Maybe you have felt this temptation. Maybe you’ve felt the pull of something offered to you that you know you shouldn’t have. Maybe you have even succumbed to the temptation. You believed the lie of Satan that something other than God could bring you happiness. Some purchase, some house, some car, some dress, some phone, some material blessing or sign of wealth was what you needed to be really happy. So, you coveted it in your heart. You began to set that item up on a pedestal, and maybe you even let it led you into more sins. Maybe you stole to get what you wanted. Maybe you lied to get what you wanted. Maybe you neglected other duties you had to get what you wanted.
Do you know who else was tempted with wealth? Jesus was tempted by Satan himself in the desert. The bible tells us that Jesus was in the desert for 40 days, he was hungry and physically weak, and Satan didn’t merely offer him a piece of forbidden fruit. Satan took Jesus to the top of a very high mountain and showed him all the kingdoms of the world and their glory and he said, “All these I will give to you, if you will fall down and worship me.” Satan offered him everything this world had to offer. Could you imagine the pressure that Jesus felt, starving, thirsty, probably lonely, and to be offered everything this world had to offer? But Jesus didn’t bend.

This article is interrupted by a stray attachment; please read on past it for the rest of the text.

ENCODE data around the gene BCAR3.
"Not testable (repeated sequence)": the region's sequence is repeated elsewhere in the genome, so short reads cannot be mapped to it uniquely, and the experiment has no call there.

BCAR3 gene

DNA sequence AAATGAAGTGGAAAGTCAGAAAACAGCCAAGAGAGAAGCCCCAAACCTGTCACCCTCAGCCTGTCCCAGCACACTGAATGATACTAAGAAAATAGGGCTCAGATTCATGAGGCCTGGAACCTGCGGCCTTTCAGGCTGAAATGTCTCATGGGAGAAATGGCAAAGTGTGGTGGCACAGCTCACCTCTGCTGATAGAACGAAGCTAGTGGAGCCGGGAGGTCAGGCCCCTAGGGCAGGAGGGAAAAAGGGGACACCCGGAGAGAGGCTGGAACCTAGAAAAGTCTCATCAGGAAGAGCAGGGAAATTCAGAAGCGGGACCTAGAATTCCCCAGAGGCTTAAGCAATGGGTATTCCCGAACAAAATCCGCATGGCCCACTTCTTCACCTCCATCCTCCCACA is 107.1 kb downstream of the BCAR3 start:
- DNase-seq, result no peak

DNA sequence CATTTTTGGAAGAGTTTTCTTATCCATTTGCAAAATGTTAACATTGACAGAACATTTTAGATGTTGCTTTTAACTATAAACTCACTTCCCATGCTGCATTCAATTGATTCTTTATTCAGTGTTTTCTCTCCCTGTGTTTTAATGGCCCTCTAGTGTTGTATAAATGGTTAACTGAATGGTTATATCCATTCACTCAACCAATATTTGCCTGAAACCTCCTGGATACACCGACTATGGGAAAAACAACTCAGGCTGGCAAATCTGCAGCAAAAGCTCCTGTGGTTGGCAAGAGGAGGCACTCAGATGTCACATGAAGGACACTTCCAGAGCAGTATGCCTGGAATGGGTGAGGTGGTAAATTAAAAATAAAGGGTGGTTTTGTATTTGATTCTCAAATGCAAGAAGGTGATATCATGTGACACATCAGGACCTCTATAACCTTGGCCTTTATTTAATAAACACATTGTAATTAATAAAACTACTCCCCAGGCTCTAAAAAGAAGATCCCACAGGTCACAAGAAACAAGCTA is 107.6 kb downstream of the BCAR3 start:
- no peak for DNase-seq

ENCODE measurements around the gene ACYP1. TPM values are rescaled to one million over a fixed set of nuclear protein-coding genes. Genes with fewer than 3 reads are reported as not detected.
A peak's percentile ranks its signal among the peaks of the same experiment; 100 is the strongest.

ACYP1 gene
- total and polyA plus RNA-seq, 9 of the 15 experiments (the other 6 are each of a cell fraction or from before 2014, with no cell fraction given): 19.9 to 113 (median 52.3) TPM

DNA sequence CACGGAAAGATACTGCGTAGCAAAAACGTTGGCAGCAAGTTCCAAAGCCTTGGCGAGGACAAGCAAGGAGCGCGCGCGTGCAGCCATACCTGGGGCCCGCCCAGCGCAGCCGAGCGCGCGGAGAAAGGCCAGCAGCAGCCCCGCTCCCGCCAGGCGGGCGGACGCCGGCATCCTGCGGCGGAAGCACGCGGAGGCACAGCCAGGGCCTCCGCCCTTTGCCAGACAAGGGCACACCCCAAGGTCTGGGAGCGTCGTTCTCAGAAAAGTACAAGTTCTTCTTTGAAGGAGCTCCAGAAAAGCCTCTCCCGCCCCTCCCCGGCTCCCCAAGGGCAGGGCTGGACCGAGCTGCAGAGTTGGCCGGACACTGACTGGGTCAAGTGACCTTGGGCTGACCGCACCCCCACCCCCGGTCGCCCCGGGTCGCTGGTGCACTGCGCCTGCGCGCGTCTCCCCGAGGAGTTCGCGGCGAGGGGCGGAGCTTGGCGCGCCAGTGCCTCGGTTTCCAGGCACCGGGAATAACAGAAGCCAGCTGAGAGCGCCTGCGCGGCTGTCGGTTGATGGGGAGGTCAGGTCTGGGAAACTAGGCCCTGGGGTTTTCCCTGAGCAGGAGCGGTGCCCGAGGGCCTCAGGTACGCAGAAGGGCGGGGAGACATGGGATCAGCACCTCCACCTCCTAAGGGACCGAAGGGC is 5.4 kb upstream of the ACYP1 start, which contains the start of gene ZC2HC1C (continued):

And that’s the good news for us. Jesus didn’t bow to Satan. He remained faithful, even in the midst of terrible outward temptations. He didn’t covet in his heart. He didn’t let his desires and passions lead him into other sin. He didn’t cave like Adam and Eve, and like me and you. He wasn’t driven by the love of this world or material wealth, but was filled with faithful trust and contentment with the lot that his Father had given him.
But what’s even more, Jesus didn’t just stop there in the desert. He kept going on his mission. He went all the way to the cross of Calvary, where he died in the place of sinners like me and you. He took our place on the cross, bearing the full guilt of the sins of his people. That’s the good news of the gospel. That Jesus was so generous of heart that he willingly died in the place of stingy, covetous people, so that those covetous people might be saved from eternal death, placed on the path of eternal life, and renewed by the Holy Spirit to become increasingly generous people, just like Jesus was.
In Christ, we’re no longer bound by our old nature to be greedy and covetous. In Christ we’ve been given the promise of new life and the presence of the Holy spirit to help us grow in our generosity and kindness. We don’t have to submit again to a yoke of idolatry that says that our stuff will save us and make us whole. Christ has saved us and made us whole.